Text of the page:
Dr. Pauline Hughes, Deputy Medical Superintendent of The Woodlands
School, and Dr. Bruce F. Bryson, Medical Superintendent of the Valleyview Hospital, attended the Eleventh Annual Mental Hospital Institute of the American
Psychiatric Association held in Buffalo in October.
A five-day institute on " Mental Health In-service Education " was jointly
sponsored by the Mental Health Services Branch and the Health Branch in October.
Mental Health Grant funds made it possible for fifty-eight public health nurses and
one public health educator to attend this institute.
A head nurse from the Crease Clinic, a charge nurse from the Provincial Mental Hospital, a charge nurse from The Woodlands School, a deputy chief nurse from
Valleyview Hospital, and an instructor from the School of Psychiatric Nursing
attended a two-day institute on " Staphylococcus Infection and Aseptic Technique "
at the School of Nursing, University of Washington, in January.
Miss Kay Baba, physio-occupational therapist employed at the Trail-Tadanac
Hospital, was sponsored for a three-month period of supervised training with psychiatric patients at the Mental Health Centre, Burnaby, commencing in November.
Special reports covering course content were prepared by all those attending
short courses.
Ten social workers were provided with bursaries to permit them to enrol in
the School of Social Work, University of British Columbia, for the academic year
beginning in September.
 HEADQUARTERS J  19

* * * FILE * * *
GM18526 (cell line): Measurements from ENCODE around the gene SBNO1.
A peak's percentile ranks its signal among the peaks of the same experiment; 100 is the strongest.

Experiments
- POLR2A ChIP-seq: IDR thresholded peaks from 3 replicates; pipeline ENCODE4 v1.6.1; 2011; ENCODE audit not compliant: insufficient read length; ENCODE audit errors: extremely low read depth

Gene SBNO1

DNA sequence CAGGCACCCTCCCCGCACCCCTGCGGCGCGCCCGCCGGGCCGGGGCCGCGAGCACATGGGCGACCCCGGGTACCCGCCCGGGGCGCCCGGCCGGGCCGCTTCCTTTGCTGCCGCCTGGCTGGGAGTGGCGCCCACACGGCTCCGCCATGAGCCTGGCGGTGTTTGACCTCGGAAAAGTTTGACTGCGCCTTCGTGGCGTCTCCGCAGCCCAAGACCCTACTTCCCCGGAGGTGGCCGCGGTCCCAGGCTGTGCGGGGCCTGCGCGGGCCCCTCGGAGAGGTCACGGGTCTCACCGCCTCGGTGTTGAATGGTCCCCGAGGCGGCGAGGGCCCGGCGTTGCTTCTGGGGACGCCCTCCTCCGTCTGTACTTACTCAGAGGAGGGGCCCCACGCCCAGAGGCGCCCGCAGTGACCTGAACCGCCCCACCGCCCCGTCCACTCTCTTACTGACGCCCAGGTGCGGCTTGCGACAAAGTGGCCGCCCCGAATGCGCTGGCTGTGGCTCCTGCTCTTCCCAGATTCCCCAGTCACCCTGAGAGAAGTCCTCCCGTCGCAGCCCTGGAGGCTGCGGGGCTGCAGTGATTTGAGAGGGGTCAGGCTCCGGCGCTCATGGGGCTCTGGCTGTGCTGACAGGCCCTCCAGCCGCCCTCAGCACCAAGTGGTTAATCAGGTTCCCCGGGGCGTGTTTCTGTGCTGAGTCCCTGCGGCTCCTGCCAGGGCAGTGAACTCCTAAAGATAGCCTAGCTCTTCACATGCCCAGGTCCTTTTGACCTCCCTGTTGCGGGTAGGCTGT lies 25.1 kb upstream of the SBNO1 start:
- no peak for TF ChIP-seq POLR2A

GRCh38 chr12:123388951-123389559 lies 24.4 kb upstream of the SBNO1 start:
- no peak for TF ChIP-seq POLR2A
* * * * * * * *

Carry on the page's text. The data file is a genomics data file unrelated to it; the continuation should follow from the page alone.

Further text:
Three clinical psychologists were granted bursaries to permit them to enrol
for an academic year of postgraduate study commencing in September. One chose
to attend the University of Western Ontario and two enrolled at the University of
British Columbia.
Five registered nurses were granted bursaries tenable for one academic year
in the School of Nursing, University of British Columbia. One registered nurse was
given a bursary to permit her to enrol for two quarters in the advanced programme
of the School of Nursing, University of Washington.
Five physicians were granted bursaries to enable them to enrol for graduate
specialist training in psychiatry in the Department of Psychiatry, Faculty of Medicine, University of British Columbia. These bursaries, tenable for one year, commenced in July.
Dr. M. Albert Menzies, of the Children's Clinic, Mental Health Centre, was
granted a bursary to permit him to take a year of post-specialist training in child
psychiatry at Johns Hopkins University, Baltimore.
All the persons granted bursaries have signed agreements to give a return in
service to the Mental Health Services Branch at the conclusion of their training
periods.
Equipment and Supplies
Provincial Mental Hospital, Essondale.—Five films on mental-health topics
were approved for purchase for the film library maintained for the Mental Health
Services by the Provincial Mental Hospital.
A spectrophotometer with accessories was approved for purchase for the clinical laboratory.   A chair scale for the infirmary wards was provided.
The Woodlands School.—Specialized physiotherapy equipment was provided
to permit the establishment of an active programme in the treatment of the cerebral-
palsied mental defective.   This approval totalled $2,100.
A grant of $7,500 was made to provide the technical equipment and instruments for a new dental clinic.
Skeenaview Hospital, Terrace.—One complete oxygen tent was provided.
School of Psychiatric Nursing.—Technical books to the value of $300 were
approved for purchase for the library of the School of Psychiatric Nursing.
Community Mental-health Programmes
The mental-hygiene programme of the Metropolitan Health Committee of
Greater Vancouver was once again supported by a grant which totalled $34,987.
This sum provided the salaries for one psychiatrist, two psychologists, two psychiatric social workers, and one clerk-stenographer.
The Vancouver School Board continues to sponsor an in-service training
course in mental hygiene for senior school counsellors. Ten trainees were enrolled